Field Study program makes powerful impact

Quakertown Community School District  |  Posted on

A student thought enough of Brooke Ziemba to make a nameplate for the Field Study student teacher.

Nicole Pasciuti’s internship with the Upper Bucks Free Press (UBFP) provided the Quakertown Community High School (QCHS) junior with the perfect opportunity to discover whether her passion for English and for writing would fit into a career as a journalist.

Thanks to the high school’s Field Study program, her experience at the UBFP helped her answer that question and save a lot of time and money in the process. “The experience I had was amazing,” said Nicole, who learned that a journalism career is not something she will pursue. “I understand journalism a lot more now and it’s way different than I expected. Now I know not to major in it in college.”

For her Free Press “final project,” Nicole wrote about the importance of her Field Study experience. “I never expected to have opportunities of this magnitude in high school, so being able to experience them is amazing,” she stated. “I hope this program sticks around so other teenagers get to enjoy an experience like mine.”

Jennifer Carolla, a high school assistant principal and co-administrator with Jason Magditch of the Career Pathways program, in which Field Study is a component, appreciated Nicole’s sentiments. “Our hope in building a Pathways program that emphasized Field Study experiences was to encourage students to participate in real-world learning opportunities,” Mrs. Carolla said. “Nicole’s story is one example of the positive impact that an experience like that can have on a student. Students walk away from a Field Study having developed a greater employability skill set and having acquired a deeper knowledge of themselves and the field. Plus, according to the feedback we are getting from students, it’s fun to try something outside of the traditional classroom for high school credit(s),” said Mrs. Carolla.

According to Mrs. Carolla, one of the things the Pathways team consistently highlights is that it’s as important to find out what you don’t like as it is to find out what you do like, which is exactly what Nicole did through her Field Study. “Empowering students to make more informed and thoughtful decisions about their postsecondary plans is a main goal of our Pathways program,” Mrs. Carolla said.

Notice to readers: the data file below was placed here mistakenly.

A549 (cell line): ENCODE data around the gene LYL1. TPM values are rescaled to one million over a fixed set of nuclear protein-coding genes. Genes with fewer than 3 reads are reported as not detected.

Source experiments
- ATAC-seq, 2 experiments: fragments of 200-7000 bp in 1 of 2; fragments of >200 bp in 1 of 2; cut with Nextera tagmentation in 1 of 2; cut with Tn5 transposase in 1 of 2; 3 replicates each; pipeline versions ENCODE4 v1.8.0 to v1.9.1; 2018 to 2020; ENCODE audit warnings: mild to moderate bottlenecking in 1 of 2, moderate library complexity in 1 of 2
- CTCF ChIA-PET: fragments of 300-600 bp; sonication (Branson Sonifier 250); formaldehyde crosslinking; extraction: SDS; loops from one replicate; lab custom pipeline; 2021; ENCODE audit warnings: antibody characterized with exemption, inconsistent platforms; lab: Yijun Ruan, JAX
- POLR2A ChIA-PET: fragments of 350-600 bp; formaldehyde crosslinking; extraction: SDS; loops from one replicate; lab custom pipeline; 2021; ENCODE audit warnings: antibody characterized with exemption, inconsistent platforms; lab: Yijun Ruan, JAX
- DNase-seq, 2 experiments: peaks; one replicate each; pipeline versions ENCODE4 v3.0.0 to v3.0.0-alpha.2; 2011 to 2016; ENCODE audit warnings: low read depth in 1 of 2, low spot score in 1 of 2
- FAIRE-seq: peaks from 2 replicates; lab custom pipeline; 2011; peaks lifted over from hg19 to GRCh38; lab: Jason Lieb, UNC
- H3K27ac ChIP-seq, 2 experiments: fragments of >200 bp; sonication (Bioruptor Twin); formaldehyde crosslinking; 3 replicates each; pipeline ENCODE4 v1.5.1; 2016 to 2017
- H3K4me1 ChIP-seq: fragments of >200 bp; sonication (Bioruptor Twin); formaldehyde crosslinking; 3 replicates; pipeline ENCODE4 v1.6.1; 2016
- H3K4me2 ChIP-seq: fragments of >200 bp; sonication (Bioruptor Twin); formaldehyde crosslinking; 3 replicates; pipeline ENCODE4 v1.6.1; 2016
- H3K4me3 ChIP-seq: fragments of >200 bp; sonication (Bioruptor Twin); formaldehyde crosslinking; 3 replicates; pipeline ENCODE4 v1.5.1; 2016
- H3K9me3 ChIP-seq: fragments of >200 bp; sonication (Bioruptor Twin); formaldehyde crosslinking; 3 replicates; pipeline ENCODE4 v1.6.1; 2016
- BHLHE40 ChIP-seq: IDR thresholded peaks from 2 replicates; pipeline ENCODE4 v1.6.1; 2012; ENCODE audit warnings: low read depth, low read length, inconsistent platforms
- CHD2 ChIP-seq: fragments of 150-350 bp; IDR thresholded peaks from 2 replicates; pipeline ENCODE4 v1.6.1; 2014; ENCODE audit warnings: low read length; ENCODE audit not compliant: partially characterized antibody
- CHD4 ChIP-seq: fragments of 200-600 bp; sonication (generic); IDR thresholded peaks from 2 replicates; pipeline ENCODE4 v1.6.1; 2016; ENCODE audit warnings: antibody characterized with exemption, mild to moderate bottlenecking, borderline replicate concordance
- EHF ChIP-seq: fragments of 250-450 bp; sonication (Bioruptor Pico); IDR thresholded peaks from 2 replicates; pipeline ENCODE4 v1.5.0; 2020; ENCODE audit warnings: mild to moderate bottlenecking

Field Study experiences are open to all juniors and seniors at QCHS. Within the first semester at the high school, 56 students completed a Field Study. The career fields represented were quite varied. In addition to the Free Press, examples of student placements include the Lehigh Valley IronPigs, The Upper Bucks Chamber of Commerce, Stranix Taxidermy, Value Engineering Inc., St. Luke’s Pharmacy, a dance studio, recording studio, environmental management company, chiropractic office, veterinary services, and local school districts, including Quakertown Community.

As part of the Field Study requirements, feedback on student performance and professional skills is collected from each career mentor using the school’s Pathways Field Study rubric. Pathways Coordinators George Banas and Laura Neilson then meet with each student to review that feedback and to listen to student reflections on their experience.

“Quakertown is doing something other schools are not doing,” said Marie Robinson, whose son, Will, an aspiring sports marketer, enjoyed his Field Study experience with the IronPigs. “They recognize the need for this and give students this connection to the workforce before they even go to college or enter the workforce. These are amazing learning experiences these students are getting.”

Will, a senior, said, “For what I want to do later in life, to have these day-to-day experiences really worked to prepare me. I thoroughly enjoyed the whole experience.”

Brooke Ziemba, a senior and drum major in the Panthers Marching Band, is working at Strayer Middle School with Rachael Urquhart, its band director, to see everything that job entails. One day in class, a student handed her a nameplate for her desk. Brooke was beaming. “It really opened my eyes that I can make a difference,” she said. “I am really making an impact. That was really special. I knew it was from the heart and I had made a strong connection.” Brooke posted a photo of the nameplate to Twitter with the words “One of the middle schoolers I field study with made me this sign :,) Can’t wait to be a band teacher! @StrayerMSBand”

Mrs. Carolla and Mr. Magditch, the Field Study administrators, acknowledge that these opportunities for students would not be possible without the support of the local community. “Our school district is part of a very special community,” Mrs. Carolla said. “We are incredibly grateful to our many industry partners who invest their time, energy and knowledge to help our students better prepare for their future. These are powerful school/community partnerships that we look forward to growing as our Pathways program continues to evolve.”